Programming held at the garden throughout the year highlights growing vegetables, producing mushrooms in the backyard, native plants, pollinators, garden journaling and much more. Additional signage, including interpretative signs, highlight special areas as the garden continues to evolve.
As part of the Agricultural Production Area, the CSU Seed to Bloom Botanical Garden is part of the Botanical and Community Garden Project and provides an inviting space to interact with its natural beauty. Providing a unique stage for horticultural education in a collegiate atmosphere, the garden offers learning opportunities for CSU students, local schools and the greater community.
For more information, contact Central State University Extension Ag and Natural Resources Program Leader Dr. Alcinda (Cindy) Folck at (937) 376-6101 or afolck@CentralState.edu.
Observing Earth Day is an investment in our future
By Linda Sapp
The theme for Earth Day 2022 is “Invest in Our Planet.” As inhabitants of this planet, we each have a responsibility to make sure we are practicing conservation, compose when we can and help create a better living environment. By observing Earth Day, we are investing in the health and survival of the planet.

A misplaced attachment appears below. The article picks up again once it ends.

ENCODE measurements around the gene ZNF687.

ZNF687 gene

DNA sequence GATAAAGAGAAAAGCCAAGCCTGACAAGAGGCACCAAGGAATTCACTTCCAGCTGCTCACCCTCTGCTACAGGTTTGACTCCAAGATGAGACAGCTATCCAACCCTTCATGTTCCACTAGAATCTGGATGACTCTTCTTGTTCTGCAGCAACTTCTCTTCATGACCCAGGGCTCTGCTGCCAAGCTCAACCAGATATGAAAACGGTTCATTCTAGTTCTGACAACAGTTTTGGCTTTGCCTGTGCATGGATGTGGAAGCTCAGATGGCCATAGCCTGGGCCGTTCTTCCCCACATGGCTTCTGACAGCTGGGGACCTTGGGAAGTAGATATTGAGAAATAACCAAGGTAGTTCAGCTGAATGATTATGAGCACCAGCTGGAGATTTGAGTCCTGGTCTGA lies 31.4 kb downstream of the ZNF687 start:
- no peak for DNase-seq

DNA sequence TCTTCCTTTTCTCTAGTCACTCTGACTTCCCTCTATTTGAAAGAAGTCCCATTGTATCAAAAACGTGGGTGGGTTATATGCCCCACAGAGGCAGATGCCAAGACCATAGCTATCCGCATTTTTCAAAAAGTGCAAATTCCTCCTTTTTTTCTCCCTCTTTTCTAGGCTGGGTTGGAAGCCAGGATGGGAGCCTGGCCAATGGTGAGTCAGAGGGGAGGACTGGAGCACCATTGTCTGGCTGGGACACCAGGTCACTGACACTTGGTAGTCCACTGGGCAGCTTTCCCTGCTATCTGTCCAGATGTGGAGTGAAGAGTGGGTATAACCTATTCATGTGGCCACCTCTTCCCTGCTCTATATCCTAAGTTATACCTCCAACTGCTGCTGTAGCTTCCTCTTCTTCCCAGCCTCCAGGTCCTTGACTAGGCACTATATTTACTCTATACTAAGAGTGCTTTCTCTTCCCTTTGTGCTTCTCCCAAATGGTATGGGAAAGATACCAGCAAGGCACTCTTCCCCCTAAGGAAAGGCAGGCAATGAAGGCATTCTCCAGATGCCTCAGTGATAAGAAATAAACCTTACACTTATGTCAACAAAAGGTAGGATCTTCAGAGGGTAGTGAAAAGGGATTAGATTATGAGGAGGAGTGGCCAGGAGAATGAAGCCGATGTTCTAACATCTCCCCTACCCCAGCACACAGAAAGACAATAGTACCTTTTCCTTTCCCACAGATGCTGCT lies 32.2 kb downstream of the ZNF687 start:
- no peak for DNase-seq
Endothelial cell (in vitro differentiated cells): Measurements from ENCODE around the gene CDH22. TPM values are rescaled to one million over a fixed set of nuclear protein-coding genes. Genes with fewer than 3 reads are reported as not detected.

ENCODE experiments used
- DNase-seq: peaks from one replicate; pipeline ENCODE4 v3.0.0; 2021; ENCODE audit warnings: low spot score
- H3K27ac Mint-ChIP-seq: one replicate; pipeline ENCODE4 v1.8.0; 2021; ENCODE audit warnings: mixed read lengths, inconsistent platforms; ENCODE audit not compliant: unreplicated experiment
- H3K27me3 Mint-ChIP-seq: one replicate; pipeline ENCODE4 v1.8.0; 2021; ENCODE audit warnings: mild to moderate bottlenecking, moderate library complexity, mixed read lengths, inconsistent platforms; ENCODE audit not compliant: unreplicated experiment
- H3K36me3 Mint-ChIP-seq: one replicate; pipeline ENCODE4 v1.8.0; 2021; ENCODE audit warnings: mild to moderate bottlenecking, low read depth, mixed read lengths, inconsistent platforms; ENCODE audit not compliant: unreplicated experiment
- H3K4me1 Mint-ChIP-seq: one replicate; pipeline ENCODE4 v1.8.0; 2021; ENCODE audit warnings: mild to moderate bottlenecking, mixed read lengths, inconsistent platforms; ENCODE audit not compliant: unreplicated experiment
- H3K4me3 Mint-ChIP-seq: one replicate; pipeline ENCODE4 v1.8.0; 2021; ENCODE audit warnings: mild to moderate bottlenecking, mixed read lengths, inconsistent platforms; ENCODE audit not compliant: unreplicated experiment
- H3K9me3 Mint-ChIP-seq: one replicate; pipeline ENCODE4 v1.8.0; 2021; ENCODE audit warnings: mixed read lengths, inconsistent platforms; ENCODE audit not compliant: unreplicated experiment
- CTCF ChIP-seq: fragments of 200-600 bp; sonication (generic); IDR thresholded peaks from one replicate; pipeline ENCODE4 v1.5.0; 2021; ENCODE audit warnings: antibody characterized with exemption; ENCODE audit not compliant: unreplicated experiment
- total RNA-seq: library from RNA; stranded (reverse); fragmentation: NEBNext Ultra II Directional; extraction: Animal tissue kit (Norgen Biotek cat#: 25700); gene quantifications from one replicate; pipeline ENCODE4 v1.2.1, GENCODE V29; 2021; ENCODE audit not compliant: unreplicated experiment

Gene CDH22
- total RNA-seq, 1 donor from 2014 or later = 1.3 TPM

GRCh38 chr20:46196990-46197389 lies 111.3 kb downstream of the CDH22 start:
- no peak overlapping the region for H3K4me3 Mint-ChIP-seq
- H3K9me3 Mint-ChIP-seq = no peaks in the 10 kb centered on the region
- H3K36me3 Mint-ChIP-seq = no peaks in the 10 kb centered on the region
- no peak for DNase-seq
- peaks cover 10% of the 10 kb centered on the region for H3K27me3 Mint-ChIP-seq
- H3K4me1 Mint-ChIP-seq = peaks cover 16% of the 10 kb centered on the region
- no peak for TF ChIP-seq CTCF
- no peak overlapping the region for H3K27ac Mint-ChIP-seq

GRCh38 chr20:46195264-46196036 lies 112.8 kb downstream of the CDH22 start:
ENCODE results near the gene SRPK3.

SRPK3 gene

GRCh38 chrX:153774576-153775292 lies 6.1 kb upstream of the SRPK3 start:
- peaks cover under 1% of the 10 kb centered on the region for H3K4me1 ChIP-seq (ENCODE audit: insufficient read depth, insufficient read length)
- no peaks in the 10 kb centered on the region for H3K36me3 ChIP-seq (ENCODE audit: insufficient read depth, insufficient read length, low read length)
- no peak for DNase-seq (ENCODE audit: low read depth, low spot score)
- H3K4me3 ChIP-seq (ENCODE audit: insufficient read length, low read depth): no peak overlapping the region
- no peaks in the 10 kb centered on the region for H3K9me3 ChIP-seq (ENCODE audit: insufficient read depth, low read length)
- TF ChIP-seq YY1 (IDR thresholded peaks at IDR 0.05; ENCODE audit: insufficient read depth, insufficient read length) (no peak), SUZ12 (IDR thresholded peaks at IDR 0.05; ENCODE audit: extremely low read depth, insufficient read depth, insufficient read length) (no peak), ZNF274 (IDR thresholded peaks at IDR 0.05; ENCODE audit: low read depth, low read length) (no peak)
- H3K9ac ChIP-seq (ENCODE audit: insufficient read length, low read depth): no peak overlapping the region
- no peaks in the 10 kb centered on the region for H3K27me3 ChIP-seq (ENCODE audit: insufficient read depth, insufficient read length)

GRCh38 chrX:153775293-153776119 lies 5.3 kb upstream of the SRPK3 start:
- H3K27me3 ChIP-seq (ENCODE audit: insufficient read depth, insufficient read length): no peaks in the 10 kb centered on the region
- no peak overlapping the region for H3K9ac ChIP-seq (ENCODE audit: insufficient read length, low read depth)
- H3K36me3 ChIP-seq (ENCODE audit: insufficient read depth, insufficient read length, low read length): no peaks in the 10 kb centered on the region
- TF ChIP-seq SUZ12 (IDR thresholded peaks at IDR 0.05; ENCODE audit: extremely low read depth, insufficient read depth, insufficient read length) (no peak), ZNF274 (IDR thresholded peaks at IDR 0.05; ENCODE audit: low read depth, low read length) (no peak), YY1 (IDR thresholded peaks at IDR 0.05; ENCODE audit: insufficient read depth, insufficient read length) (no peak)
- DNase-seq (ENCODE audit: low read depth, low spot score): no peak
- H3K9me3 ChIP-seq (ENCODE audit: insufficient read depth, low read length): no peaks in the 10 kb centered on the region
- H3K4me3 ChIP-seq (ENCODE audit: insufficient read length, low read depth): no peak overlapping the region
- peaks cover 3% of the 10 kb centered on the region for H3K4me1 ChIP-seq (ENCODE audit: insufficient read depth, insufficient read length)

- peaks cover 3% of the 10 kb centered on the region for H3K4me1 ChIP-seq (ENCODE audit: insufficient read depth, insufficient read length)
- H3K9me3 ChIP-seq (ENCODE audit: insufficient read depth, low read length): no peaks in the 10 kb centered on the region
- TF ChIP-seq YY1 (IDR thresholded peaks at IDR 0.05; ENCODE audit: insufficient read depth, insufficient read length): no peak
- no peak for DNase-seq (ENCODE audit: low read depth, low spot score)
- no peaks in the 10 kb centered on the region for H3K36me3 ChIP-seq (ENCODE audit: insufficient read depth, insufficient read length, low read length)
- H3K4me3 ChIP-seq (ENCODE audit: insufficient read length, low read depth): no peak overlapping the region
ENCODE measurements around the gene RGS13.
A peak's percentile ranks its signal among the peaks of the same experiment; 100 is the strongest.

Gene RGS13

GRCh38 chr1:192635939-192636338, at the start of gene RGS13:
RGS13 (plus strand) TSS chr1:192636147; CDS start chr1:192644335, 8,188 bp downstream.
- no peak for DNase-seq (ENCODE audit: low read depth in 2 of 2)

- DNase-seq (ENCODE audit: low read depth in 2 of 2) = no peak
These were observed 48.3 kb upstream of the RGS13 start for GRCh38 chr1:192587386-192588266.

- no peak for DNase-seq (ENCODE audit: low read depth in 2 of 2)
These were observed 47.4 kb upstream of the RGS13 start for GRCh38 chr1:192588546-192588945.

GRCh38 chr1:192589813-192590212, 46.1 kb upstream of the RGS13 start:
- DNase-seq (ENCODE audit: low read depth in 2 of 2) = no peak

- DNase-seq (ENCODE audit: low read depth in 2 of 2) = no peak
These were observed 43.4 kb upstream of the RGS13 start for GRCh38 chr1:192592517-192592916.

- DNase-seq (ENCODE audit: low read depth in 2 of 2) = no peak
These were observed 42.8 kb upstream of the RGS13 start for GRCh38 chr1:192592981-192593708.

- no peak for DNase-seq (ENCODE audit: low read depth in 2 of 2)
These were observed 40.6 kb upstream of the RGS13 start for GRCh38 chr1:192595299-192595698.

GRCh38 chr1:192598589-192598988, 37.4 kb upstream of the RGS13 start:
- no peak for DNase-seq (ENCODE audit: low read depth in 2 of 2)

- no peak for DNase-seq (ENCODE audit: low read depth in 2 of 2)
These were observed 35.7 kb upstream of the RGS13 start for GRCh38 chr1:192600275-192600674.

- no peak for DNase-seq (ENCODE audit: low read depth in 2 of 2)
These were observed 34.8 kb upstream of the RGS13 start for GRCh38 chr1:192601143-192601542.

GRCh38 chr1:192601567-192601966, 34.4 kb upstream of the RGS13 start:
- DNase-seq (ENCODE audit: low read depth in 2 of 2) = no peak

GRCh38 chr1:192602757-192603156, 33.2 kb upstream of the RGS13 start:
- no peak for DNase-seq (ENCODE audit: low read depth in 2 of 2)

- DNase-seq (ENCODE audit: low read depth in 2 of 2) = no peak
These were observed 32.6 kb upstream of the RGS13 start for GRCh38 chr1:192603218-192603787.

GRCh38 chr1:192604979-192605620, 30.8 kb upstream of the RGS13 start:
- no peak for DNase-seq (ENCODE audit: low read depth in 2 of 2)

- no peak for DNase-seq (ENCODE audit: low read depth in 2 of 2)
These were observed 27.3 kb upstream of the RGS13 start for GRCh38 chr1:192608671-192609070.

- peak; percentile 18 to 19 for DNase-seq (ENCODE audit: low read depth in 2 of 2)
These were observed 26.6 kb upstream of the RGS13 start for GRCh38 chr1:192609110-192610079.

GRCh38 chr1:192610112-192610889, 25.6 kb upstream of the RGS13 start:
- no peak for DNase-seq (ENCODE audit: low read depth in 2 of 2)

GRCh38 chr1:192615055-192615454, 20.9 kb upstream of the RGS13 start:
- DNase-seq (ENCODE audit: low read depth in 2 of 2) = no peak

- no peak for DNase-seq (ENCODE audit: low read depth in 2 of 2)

Prior to the official observance of Earth Day, many detrimental practices, such as excessive use of fossil fuels, destroying trees and forests, wasteful use of water and discharging huge sums of carbon dioxide from factories, were rampant and are contributing factors to constant damage of the Earth.
Modern agriculture is already contributing through enhanced practices to improve soil quality and productivity and reduce the level of inputs (power, labor, fertilizers, chemicals and water) needed for production. FAMU Cooperative Extension provides assistance and educational programming to directly support farmers in implementing management solutions that enhance productivity and profitability and mitigate the impacts of climate change while building resilience in strengthening farm operations.
To commemorate Earth Day 2022, FAMU Cooperative Extension will participate in USDA Day at Cascades Park on Saturday, April 23, in Tallahassee, Florida. This event will focus on nutrition, gardening, 4-H, family heirs’ property, emergency and disaster preparedness, landscape extension, community health and beginning farmers.
We only have one planet and if we all pitch in and focus on cutting back on using things that are harmful to the environment, we can save our beautiful and life-sustaining planet Earth. Happy Earth Day!
FVSU Extension partners with youngest certified farmer in Georgia
Fort Valley State University will present its first-ever 4-H Urban Positive Youth Development Program with the youngest certified farmer in Georgia, 6-year-old Kendall Rae Johnson.